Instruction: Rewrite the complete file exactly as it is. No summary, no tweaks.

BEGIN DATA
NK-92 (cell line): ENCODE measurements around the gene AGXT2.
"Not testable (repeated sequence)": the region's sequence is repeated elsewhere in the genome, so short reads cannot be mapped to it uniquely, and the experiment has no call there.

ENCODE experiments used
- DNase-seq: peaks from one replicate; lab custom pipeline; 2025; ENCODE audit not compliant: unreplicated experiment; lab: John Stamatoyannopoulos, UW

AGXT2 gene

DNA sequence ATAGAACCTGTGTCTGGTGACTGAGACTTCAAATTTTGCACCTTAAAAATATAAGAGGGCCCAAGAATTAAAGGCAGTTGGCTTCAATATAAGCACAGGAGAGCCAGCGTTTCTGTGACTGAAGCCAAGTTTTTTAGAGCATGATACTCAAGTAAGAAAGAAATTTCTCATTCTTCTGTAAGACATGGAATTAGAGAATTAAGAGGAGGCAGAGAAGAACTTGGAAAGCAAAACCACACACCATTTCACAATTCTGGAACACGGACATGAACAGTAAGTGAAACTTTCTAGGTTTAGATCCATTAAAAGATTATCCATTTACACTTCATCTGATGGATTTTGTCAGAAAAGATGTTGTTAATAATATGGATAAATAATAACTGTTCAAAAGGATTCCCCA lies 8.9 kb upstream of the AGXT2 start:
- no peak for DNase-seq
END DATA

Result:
NK-92 (cell line): ENCODE measurements around the gene AGXT2.
"Not testable (repeated sequence)": the region's sequence is repeated elsewhere in the genome, so short reads cannot be mapped to it uniquely, and the experiment has no call there.

ENCODE experiments used
- DNase-seq: peaks from one replicate; lab custom pipeline; 2025; ENCODE audit not compliant: unreplicated experiment; lab: John Stamatoyannopoulos, UW

AGXT2 gene

DNA sequence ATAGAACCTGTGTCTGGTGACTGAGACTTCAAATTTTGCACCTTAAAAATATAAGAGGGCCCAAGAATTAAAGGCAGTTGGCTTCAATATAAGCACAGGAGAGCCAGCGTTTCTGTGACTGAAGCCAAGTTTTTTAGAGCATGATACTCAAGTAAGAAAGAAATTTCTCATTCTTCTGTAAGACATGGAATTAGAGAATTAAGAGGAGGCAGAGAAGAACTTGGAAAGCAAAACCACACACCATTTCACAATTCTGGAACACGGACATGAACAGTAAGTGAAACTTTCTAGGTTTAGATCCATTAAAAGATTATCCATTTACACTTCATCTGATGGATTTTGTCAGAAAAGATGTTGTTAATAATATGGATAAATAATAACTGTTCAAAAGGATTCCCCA lies 8.9 kb upstream of the AGXT2 start:
- no peak for DNase-seq